The clean reads of each sample were mapped back to assembled contigs using bowtie2 (Langmead and Salzberg, 2012). The assembled contigs with more than 10 mapped reads were subjected to differential expression analysis. The expression difference of each transcript between different samples was calculated based on a MARS (MA-plot-based method with Random Sampling model) model using the DEGseq package. FDR (false discovery rate) values less than 0.01 and |log2(fold change)|≥2 were considered as significant differences at expression level. To understand the dynamics changes during the different imbibition stages, hierarchical cluster analysis of expression patterns were performed by MultiExpreriment Viewer (v4.1) (Eisen et al., 1998). Using the STRING protein-protein interaction database, we can construct the network with some of the DEGs and TFs. The interaction networks were then visualizd by the software Cytoscape (Shannon et al., 2003).

GO and KEGG Enrichment Analysis

Functional annotation of the differential unigenes were performed to search against the NR, Swiss-Prot, GO (Gene Ontology), and KEGG databases. WEGO software was used for functional classification of the results of GO annotations. GO enrichment of DEGs was carried out by ArigGO (Du et al., 2010). GO functional enrichment and KEGG pathway enrichment analysis were also tested at a significance cutoff of p-value. All the p-values were adjusted with the criterion of Bonferroni correction. We selected the corrected p-value of 0.05 as the threshold to determine significant enrichment terms of the gene sets.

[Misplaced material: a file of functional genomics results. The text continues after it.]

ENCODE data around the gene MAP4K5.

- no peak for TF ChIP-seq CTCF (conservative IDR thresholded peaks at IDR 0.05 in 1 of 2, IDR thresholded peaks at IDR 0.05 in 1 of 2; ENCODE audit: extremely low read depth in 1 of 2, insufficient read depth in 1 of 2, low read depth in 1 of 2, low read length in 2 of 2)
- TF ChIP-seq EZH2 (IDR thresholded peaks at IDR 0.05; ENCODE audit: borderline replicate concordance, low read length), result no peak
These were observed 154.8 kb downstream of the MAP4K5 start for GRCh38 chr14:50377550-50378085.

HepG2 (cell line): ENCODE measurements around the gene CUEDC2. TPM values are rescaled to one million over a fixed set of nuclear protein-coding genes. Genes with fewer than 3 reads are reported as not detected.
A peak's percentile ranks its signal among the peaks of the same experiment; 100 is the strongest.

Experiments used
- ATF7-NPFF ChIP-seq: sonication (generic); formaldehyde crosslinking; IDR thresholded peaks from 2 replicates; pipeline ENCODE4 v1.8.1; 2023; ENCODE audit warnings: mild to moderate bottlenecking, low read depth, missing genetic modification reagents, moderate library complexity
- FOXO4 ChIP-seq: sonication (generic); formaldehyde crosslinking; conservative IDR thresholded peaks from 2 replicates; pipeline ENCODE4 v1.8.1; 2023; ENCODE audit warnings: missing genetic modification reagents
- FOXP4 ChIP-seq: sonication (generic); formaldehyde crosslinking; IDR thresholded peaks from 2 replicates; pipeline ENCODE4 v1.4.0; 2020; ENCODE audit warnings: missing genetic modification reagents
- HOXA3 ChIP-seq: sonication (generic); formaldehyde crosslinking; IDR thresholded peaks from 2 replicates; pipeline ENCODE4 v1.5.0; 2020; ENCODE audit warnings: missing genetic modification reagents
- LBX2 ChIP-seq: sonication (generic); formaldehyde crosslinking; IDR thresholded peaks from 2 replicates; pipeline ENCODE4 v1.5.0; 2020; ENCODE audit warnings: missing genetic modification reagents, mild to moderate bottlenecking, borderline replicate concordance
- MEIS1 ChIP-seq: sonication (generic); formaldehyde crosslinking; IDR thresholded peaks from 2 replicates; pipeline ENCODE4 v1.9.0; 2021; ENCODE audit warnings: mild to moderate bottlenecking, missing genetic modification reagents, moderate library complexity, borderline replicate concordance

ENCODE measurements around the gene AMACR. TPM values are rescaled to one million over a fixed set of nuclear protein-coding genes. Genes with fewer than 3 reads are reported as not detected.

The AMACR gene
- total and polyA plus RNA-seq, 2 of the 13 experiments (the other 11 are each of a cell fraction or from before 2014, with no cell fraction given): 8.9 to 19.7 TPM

Validation of RNA-seq Using Quantitative RT-PCR

For the quantitative RT-PCR of the DEGs, 2 μg of total RNA was used to synthesize the cDNA using the RevertAid First Strand cDNA Synthesis Kit (Fermentas). Quantitative RT- PCR was performed using the FastStart Universal SYBR Green Master (Roche) according to the manufacturer's instructions on the StepOne plus Real time PCR Platform (Applied Biosystems). The qRT-PCRs were carried out with the following protocol: 95°C for 10 min, followed by 40 cycles of 95°C for 15 s, and at 60°C for 60 s. The VgActin was used as the internal control, which has been shown to be one of the reference genes in mungbean. After amplification, the melting curve was determined for each specific product. Three independent biological replicates for each sample and three technical replicates for each biological replicate were analyzed. All the primers used were listed in Table S1. Significant differences in the expression level between control (ck) and experimantal groups (sy) were evaluated using Student's t-test.

Availability of Supporting Data

All the sequencing data have been deposited in the NCBI short read archive (SRA) database under the accession number: SRP077637.


Desiccation Tolerance of Mungbean Seeds during Germination